Henman powers past Coria

The sun shone for Tim Henman here yesterday as the British No 1 outplayed Guillermo Coria, of Argentina, 6-2, 6-2, and kept alive his hopes of advancing from the round-robin stage of the Masters Cup.

Henman, defeated by Andy Roddick in his opening group match on Tuesday night, built on the positive aspects of his match against the American world No 2 and eliminated Coria after 70 minutes. Coria, who had won three of his four previous matches against Henman - including the French Open semi-final last June - was playing only his second competitive match in four months after shoulder surgery. As against Marat Safin, of Russia, in his opening group match, Coria lacked the serving power to underpin his counter-punching ground-stroke skills.

Henman's prospects of reaching tomorrow's semi-finals depend on the outcome of his concluding round-robin match against Safin, who was due to play Roddick later yesterday. An improvement in the weather after three days of rain interruptions finally brought a smile to a tournament that had been unable to showcase the season's eight most successful ATP Tour players.

Even yesterday water seeped into the equation. Henman noticed cracks on a baseline caused by water pressure under the court. "They need to patch that up," he said. Otherwise he was pleased with the discipline of his performance and added: "It's easy to fall in the trap of saying, 'He's serving slowly, so I won't miss my returns'." Henman was steady throughout.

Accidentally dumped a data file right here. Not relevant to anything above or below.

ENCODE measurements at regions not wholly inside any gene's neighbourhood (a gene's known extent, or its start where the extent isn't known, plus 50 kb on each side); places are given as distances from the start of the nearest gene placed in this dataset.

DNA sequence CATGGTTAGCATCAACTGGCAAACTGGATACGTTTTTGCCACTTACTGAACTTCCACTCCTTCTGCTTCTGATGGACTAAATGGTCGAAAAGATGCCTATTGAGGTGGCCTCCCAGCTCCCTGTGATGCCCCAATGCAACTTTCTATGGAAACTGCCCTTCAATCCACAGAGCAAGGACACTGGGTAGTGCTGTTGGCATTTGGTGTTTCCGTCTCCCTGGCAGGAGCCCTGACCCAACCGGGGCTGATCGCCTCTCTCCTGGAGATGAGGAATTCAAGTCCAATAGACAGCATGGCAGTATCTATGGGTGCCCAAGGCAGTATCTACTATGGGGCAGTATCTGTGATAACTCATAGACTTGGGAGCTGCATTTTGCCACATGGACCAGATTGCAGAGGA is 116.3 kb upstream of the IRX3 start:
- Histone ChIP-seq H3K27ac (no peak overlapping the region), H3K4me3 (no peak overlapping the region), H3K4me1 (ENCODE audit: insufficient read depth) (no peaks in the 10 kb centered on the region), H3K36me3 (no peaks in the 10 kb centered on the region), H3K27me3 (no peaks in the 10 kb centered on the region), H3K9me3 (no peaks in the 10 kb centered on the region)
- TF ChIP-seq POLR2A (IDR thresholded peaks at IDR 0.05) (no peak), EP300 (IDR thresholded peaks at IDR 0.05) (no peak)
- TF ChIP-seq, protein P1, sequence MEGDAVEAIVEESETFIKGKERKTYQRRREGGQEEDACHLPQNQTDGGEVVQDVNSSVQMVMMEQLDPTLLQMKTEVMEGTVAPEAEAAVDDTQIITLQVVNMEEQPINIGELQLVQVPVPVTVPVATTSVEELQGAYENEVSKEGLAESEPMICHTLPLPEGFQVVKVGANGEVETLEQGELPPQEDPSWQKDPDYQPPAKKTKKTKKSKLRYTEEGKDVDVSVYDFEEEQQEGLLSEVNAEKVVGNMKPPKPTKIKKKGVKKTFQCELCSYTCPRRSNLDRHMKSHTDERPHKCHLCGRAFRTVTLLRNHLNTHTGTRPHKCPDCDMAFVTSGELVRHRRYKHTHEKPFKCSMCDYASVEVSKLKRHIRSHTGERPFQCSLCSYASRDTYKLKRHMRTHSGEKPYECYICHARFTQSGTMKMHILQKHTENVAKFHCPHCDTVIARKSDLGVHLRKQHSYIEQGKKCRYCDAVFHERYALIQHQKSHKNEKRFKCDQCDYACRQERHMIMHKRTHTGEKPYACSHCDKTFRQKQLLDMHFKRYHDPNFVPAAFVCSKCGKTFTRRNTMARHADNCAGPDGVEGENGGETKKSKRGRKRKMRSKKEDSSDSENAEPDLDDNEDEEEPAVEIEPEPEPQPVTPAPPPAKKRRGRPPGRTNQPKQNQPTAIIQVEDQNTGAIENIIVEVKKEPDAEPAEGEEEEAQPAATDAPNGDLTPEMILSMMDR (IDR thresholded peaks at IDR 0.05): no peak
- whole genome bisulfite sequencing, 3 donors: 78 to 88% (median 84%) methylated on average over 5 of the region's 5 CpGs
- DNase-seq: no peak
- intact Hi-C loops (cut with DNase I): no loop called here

Coria, watched by his great Argentinian compatriot, Guillermo Vilas, after whom he was named, was hitting serves as moderate as 88mph even when holding to love in the opening game. Called for a foot-fault on his first serve at 30-30 in the second game, Coria double-faulted. He recovered to deuce, but Henman's aggression brought him two more break points and the Briton converted the second of these with a deep drive to the corner.

Henman saved a break point before holding for 3-1, and broke a second time for 5-2 with a high backhand volley. Serving out the set was not easy, however. Henman had to save three break points from 0-40 before converting his first set point with an off-forehand to the corner.

Coria's problems with his serve continued in the second set when he double-faulted to 0-30 in the fifth game, Henman going on to break to deuce. To compound a difficult afternoon, Coria double-faulted again at 2-4, 15-40. Henman served out to love. "He's obviously struggling with his shoulder," Henman said. "I sympathise and respect him, because he's out there trying to do his best."

BUY WIMBLEDON TICKETS

Caption competition
Caption competition
Latest stories from i100
Have you tried new the Independent Digital Edition apps?
Daily Quiz
SPONSORED FEATURES
Independent Dating
and  

By clicking 'Search' you
are agreeing to our
Terms of Use.

Refugee crisis: David Cameron lowered the flag for the dead king of Saudi Arabia - will he do the same honour for little Aylan Kurdi?

Cameron lowered the flag for the dead king of Saudi Arabia...

But will he do the same honour for little Aylan Kurdi, asks Robert Fisk
Our leaders lack courage in this refugee crisis. We are shamed by our European neighbours

Our leaders lack courage in this refugee crisis. We are shamed by our European neighbours